Indian Ocean Trade in 19th C

Dialog on H-World list, December 1995

Date: Tue, 19 Dec 1995 11:13:01 -0800
Sender: H-NET List for World History <>
Subject: Indian Ocean Trade in 19th C:query
From: Brian Begy <>

Hi all!

I am hoping that I can get steered in the proper direction by somebody out there.

I am interested in the trade of the Indian Ocean during the mid nineteenth century. I am especially interested in the impact of British technology (such as steamers) and financial innovations (such as insurance) in changing the trade of that region. Understanding how Arab-owned and/or operated shipping fares between 1850 and 1880 is a central objective.

Most of the literature on the Indian Ocean focuses on an earlier period, 1650–1800, and this means that either I am on to a new area for research, or there is a very good reason why no one has written this history yet. Does anyone have any suggestions?



Brian Begy
1163 E. 54th St. #1
Chicago, IL 60615
The University of Chicago

Date: Wed, 20 Dec 1995 13:01:50 -0800
Sender: H-NET List for World History &
Subject: Re: Indian Ocean Trade in 19th C:query (fwd)
From: William Storey <>

Indian Ocean trade during the nineteenth century is a potentially fascinating topic. Most scholars have neglected it, as far as I can tell.

I wrote my dissertation, now a book manuscript, on agricultural science in Mauritius, 1853–1953. I related the availability of finance capital to new methods of farming. Capital-starved small-scale farmers employed the least “scientific” methods in the eyes of moneylenders and bankers. Battles to create state and private research institutions often hinged on financial arrangements.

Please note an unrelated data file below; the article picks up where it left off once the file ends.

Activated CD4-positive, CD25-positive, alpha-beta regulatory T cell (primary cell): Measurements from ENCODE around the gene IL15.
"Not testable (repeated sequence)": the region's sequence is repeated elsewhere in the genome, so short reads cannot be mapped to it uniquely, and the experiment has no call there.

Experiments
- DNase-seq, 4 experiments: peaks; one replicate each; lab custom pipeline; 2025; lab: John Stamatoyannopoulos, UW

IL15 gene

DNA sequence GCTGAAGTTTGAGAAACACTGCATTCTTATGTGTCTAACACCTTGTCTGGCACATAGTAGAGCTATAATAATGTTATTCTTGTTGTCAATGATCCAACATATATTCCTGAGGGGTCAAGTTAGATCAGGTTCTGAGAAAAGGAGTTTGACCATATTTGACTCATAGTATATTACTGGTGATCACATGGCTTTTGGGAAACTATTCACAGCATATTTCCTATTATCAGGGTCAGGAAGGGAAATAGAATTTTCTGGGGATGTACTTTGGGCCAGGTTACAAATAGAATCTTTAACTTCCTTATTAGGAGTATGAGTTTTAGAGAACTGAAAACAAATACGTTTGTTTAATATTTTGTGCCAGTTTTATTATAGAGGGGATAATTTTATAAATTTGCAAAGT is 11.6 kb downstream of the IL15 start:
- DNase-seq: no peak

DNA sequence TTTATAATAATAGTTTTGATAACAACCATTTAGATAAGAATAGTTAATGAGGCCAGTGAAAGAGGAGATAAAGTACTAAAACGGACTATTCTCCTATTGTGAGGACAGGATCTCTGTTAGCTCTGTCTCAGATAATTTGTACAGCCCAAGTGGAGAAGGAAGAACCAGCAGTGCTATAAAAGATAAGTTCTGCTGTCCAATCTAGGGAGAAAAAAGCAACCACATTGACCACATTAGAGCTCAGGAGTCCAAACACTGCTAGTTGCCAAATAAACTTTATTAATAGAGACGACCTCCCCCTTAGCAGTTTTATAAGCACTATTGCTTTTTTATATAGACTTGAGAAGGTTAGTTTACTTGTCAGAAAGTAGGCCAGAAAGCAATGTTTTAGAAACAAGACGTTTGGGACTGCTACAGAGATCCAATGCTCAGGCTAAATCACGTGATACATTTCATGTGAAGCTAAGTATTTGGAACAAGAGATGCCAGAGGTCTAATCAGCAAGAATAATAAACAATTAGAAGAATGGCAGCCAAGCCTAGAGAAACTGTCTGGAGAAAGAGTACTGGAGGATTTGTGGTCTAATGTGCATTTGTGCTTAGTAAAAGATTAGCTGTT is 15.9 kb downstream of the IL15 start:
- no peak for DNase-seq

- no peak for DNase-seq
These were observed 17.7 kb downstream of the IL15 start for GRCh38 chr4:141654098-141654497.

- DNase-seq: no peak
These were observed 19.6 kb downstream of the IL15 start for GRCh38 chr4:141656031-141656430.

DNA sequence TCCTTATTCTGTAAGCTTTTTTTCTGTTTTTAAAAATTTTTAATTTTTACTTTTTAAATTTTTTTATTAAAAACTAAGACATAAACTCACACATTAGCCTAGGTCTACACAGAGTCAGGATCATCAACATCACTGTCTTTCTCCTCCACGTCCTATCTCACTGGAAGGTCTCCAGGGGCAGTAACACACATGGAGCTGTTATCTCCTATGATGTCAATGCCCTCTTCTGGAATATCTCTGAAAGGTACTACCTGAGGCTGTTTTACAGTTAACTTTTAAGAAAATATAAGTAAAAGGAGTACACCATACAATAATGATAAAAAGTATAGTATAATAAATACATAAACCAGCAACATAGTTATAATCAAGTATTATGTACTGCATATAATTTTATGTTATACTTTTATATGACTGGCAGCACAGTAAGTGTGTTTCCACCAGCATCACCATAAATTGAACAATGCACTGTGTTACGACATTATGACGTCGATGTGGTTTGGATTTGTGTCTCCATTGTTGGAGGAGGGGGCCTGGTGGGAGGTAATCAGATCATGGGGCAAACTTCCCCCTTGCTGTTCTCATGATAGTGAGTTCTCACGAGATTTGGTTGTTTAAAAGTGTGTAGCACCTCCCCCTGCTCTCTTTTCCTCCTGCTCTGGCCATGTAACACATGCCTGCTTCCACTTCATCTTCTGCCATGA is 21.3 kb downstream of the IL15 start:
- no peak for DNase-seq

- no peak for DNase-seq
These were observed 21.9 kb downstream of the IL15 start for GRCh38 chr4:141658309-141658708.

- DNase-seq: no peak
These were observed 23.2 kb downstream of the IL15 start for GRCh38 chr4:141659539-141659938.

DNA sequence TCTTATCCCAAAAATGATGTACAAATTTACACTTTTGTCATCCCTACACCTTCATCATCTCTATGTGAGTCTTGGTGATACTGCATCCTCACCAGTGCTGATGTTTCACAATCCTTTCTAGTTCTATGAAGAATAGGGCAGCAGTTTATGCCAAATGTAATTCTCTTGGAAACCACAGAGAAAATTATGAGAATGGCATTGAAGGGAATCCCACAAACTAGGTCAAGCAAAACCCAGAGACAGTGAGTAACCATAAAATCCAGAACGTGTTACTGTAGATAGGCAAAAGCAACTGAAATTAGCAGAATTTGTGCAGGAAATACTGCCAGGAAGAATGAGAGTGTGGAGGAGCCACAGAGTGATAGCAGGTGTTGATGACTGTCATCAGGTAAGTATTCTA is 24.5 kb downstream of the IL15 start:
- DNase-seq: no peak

I never had the time to do a full-blown study of finance in Mauritius. I kept running into interesting snippets of things in the Mauritius Archives and the Library of the Mauritius Chamber of Agriculture. Historians generally portray Mauritius as the classic “dependent” economy, devoting roughly 98% of its GDP to sugar from 1820 to 1980. Interestingly, metropolitan British bankers pulled out of the island during the 1840s and 1850s. The island became the British Empire's most important sugar-producing colony based upon finance from Bombay, which became the most important market for selling Mauritian sugar between roughly the 1870s and 1914. Chinese financiers also involved themselves in Mauritius. Their networks extended from the local village shopkeeper selling goods on credit, to the Chinese Chamber of Commerce in Port Louis, the capital, all the way back to Guangdong. Large-scale Franco-Mauritian and small-scale Indo-Mauritian producers became largely independent of metropolitan European financiers, and depended instead upon lenders from India and China. They debated finance, insurance, shipping, and communications frequently.

I think you have identified a wonderful and potentially huge topic. Even if you just dealt with finance in Mauritius you would probably have enough data to write a small book.

Bill Storey

Date: Wed, 20 Dec 1995 13:02:58 -0800
Sender: H-NET List for World History <>
Subject: Indian Ocean Trade in 19th C (fwd)
From: Pat Manning
Northeastern University

On the western side of the Indian Ocean in the 19th century, see Abdul Sheriff, Slaves, Spices & Ivory in Zanzibar (James Currey and Ohio UP, 1987), and works cited therein; and William Gervase Clarence-Smith, ed., The Economics of the Indian Ocean Slave Trade in the Nineteenth Century, (Frank Cass, 1989). See also Marion Johnson and Jan Hogendorn, Shell Money of the Slave Trade (Cambridge UP).

Date: Wed, 20 Dec 1995 12:59:11 -0800
Sender: H-NET List for World History <>
Subject: Re: Indian Ocean Trade in 19th C:query (fwd)
TO: Brian Begy,

You may want to look at The Tools of Empire: Technology and European Imperialism in the Nineteenth Century by Daniel Headrick (Oxford U. Press). This may be a good start for the technology related issues in nineteenth century European Imperialism.

Good luck.

david kalivas